The MAD CNC Plasma is built from many components working together. This section is intended to introduce the major working parts, familiarize you with the vocabulary used to describe an automated CNC plasma, and introduce the plasma cutting process. With this foundation in place, we can then explore the software workflow in later sections.
In case you were wondering, Computer Numerical Control (CNC) refers to a computer interpreting a very simple numerical language commonly referred to as G-Code (RS-274). These programs are made up of moves to numerically defined locations, coupled with actions (M-Codes) like turning on a plasma torch.
Components of the Machine
The important components of the machine are called out in the following figure:
- Table - The work area of the machine that supports material to be cut.
- Y-Beams - The long rails that allow for motion forward and backwards. These fixed beams support the moving components of the machine.
- Gantry - Moves along the machine Y-beams and allows motion of the X-Carriage left and right.
- X-Carriage - Moves along the gantry and supports the Z axis. It also provides docking stations.
- Z-Head - The Z-Axis assembly allows for motion up and down. It also provides an automatic alignment system for the magnetic breakaway tool holders.
- Control Panel - Houses all sensitive electronic components.
- Operator Station - Communicates with the controller to "show" us what the machine is doing.
Exploring a little deeper, look inside the control panel:
- Disconnect Switch - The main power switch for the machine. Turn to the On location to power the machine for operation.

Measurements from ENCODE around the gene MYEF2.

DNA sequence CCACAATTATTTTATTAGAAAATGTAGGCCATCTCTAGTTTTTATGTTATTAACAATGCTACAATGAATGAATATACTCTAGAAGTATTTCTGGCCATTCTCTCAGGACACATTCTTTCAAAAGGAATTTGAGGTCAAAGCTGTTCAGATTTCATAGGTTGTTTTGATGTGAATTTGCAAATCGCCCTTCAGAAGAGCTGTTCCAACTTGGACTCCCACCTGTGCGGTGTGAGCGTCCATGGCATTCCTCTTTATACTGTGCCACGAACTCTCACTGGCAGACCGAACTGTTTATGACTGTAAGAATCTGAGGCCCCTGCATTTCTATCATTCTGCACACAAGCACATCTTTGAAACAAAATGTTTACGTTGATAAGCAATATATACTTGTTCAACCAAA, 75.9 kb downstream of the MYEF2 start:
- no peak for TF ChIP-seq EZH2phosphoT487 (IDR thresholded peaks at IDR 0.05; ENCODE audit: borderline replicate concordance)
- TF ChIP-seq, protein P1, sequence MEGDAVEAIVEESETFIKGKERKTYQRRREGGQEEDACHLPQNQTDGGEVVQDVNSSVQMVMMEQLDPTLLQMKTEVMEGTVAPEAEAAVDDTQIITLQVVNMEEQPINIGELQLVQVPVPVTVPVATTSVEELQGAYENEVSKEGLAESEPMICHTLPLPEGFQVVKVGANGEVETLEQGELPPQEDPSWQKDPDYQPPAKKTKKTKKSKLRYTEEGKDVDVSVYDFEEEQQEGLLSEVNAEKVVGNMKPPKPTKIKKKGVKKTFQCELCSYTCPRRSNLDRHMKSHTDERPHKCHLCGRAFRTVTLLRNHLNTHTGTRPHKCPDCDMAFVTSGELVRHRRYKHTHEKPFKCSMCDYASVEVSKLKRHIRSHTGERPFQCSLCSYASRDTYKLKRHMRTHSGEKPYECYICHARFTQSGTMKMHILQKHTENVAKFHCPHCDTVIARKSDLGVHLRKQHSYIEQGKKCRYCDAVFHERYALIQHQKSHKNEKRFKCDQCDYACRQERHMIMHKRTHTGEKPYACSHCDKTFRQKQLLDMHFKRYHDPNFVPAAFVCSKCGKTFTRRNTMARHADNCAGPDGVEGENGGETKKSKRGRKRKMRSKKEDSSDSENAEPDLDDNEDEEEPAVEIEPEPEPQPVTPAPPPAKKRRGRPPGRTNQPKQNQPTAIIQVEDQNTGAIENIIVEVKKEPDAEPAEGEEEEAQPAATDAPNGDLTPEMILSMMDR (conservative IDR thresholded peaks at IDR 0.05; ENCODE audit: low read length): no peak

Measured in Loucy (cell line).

- Supplementary Protection - An additional line of protection integrated in the machine. These components and fuse protection in each of the power supplies form the internal protection scheme. Primary protection must be provided externally.
- Servo Power Supplies - The power supplies that produce 75VDC for the servo motors.
- Control Power Supplies - The machine has multiple power supplies which isolate hazardous voltages from sensitive electronic components. These operate at 24VDC or 5VDC.
- Controller (PCB1) - This is the "brain" of the machine.
- Torch Interface (PCB2) - The board responsible for communicating with the plasma unit and providing isolation from potentially high voltages.
The components of a typical plasma system come next:
Plasma Power Supply - The box that the torch and work leads connect to that converts wall power to the current required to cut metal.
Plasma Torch - The torch is mounted to the CNC machine head and holds the cutting consumables. Combined with the work lead, it creates an electrical circuit that allows us to cut conductive materials such as steel, stainless steel, and aluminum.
Plasma Work Lead - The second half of the plasma electrical circuit. Commonly referred to as the plasma ground. The plasma work lead is bolted to the machine bonding bar, and the work clamp from the bonding bar must be connected directly to the work piece being cut.